Weather Forecast


Storm prep

Snow drifts continue to dump snow back onto county roads making plowing more difficult. Photo by Ellie Potter/The Dickinson Press. 1 / 3
Stark County officials warn that the winter storms could become much worse in the coming months. Photo by Ellie Potter/The Dickinson Press. 2 / 3
The Stark County Roads Department cautioned residents that the snow buildup could delay their response time in coming snowstorms. Photo by Ellie Potter/The Dickinson Press. 3 / 3

Stark County officials caution residents that, though the area has suffered harsh winter weather, the county has yet to see the worst of North Dakota storms, in a meeting on Wednesday.

They urged citizens to stock up on groceries and emergency supplies in the event of power outages or blocked roadways. People have been barricaded in their residences without electricity for days in the past, said Al Heiser, the county's roads superintendent.

"So people have to be a little bit prepared, to stock up on a few groceries," he said. "Be prepared to be blocked in maybe for two to three days depending on the type of storm. We're pretty early in our snow season yet."

Sheriff Terry Oestreich said county residents need to take some personal responsibility in ensuring they and their families have the necessary supplies to brave the storms to come.

"We've had some bad snowstorms, but we really haven't had a bad three or four-day blizzard, and that's a real reality here," Oestreich said. "If you moved here from Tennessee or from Georgia or Oklahoma, that's a reality here, and electricity can be out for three or four days. No matter how hard those guys work, that can happen."

The roads department currently has more than 20 people working and operating machines to clear the roads during the day, Heiser said. The problem is that there is already so much snow on the ground that the wind blows around causing snow drifts in the roads. When the ditches are full or the snow is piled up beside the roadways it makes it easier for snow to drift back across and narrows the path.

"We're trying to get there as efficiently as we can," Heiser said. "I mean we're running 12 motor graders, three loaders and three and four plow trucks every storm when it hits. ... What we need is we need a break. We need a little bit of time, not necessarily to clear the roads off but to go out and push back, widen the spots that are crowding in."

As a result of the snow buildup, it will take the county longer to dig people out, Heiser said.

He also asked that citizens refrain from piling up the snow from their driveways, walkways and yards on the sides of the road because snowplows can hit these frozen mounds and spin into ditches.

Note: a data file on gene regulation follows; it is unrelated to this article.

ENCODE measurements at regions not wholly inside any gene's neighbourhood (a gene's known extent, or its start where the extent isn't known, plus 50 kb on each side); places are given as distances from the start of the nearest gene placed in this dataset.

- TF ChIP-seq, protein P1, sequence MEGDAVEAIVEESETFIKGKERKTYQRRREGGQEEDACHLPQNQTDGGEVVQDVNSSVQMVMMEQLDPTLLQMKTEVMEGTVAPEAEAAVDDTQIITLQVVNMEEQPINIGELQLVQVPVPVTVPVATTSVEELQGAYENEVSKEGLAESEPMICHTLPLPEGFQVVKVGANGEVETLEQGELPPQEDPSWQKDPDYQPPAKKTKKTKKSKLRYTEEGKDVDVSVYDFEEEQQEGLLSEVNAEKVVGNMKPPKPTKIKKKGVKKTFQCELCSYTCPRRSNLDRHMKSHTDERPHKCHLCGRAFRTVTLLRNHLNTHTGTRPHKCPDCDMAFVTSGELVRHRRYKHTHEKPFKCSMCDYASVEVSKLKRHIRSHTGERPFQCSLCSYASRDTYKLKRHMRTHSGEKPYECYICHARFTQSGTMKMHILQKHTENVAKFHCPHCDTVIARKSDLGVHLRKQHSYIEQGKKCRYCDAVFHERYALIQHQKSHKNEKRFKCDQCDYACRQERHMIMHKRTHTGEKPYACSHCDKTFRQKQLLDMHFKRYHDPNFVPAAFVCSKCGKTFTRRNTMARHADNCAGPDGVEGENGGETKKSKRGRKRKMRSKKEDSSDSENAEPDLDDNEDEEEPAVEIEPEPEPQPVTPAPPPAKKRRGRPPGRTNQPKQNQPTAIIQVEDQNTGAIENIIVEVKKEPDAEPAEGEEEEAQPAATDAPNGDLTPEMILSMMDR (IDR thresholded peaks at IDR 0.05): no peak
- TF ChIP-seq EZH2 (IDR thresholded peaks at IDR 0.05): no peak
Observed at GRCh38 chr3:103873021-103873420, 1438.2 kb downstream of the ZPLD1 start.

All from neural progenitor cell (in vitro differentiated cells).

Piling up the snow is considered a Class B misdemeanor and can result in a fine of up to $1,000 and 30 days in jail. Violators may also be subjected to paying the costs of damages to the equipment or operator.

However, Heiser noted that his crew will respond immediately if they are called to help plow a path for emergency services. In the past, members of the roads department slept in the shop in order to be available for an emergency situation during a winter storm, he said.

"If it's an emergency, I don't care if it's day or night, we're going to go, but groceries is something that can be prevented from happening," Heiser said.

The officials also asked that residents respect the no travel advisories and only take to the roads if they are essential personnel or if there is an emergency. Oestreich said he has had officers helping pull people out who were simply driving around town for fun during a storm. He said such decisions put the emergency responders in danger as well.

"A little common sense goes a long ways," Heiser said. "If people venture out to get somewhere in a major blizzard, it's not only their life that they're putting in jeopardy, it's the guy that has to come and rescue them too."

Oestreich also cautioned drivers to slow down and give themselves extra reaction time when slowing down or turning to decrease their chances of sliding.

Bill Fahlsing, the county's director of emergency services, said people need to have enough non-perishable food for each member of the household for at least 72 hours as well as at least one gallon of water per person per day. People also need to make sure they have enough prescription medication, diapers and formula for infants and food for pets.

Oestreich added that people also needed to consider alternative means of heating their homes if the power goes out.

"If you don't have a generator or an auxiliary source of electricity, you need to have a plan to keep your house, how you're going to keep it warm, if the electricity goes out for a couple of days because that's the reality," he said.

Fahlsing also noted that people should consider an alternative communication plan in case they are unable to charge their cell phones, such as staying with friends and family members in town when there is a threat of an impending storm.

Citizens should also monitor the changing weather conditions, he said. Meteorologists usually can predict the severity and timing of winter storms, something less common with summer storms, he said.

He suggested people consider signing up for Stark County weather alerts at: or through in order to stay updated.

If residents need to reach the roads department they can call 701-456-7662. The messages left at this number are monitored 24/7, Heiser said.

Heiser said his department's goal is ultimately to keep people safe, though he cautioned that these wintery conditions are likely only going to get worse.

"Sometimes we can't control what happens, and Mother Nature is one of them," he said. "... I can't praise our crew enough. We have a good crew. ... They understand what it takes to get it done."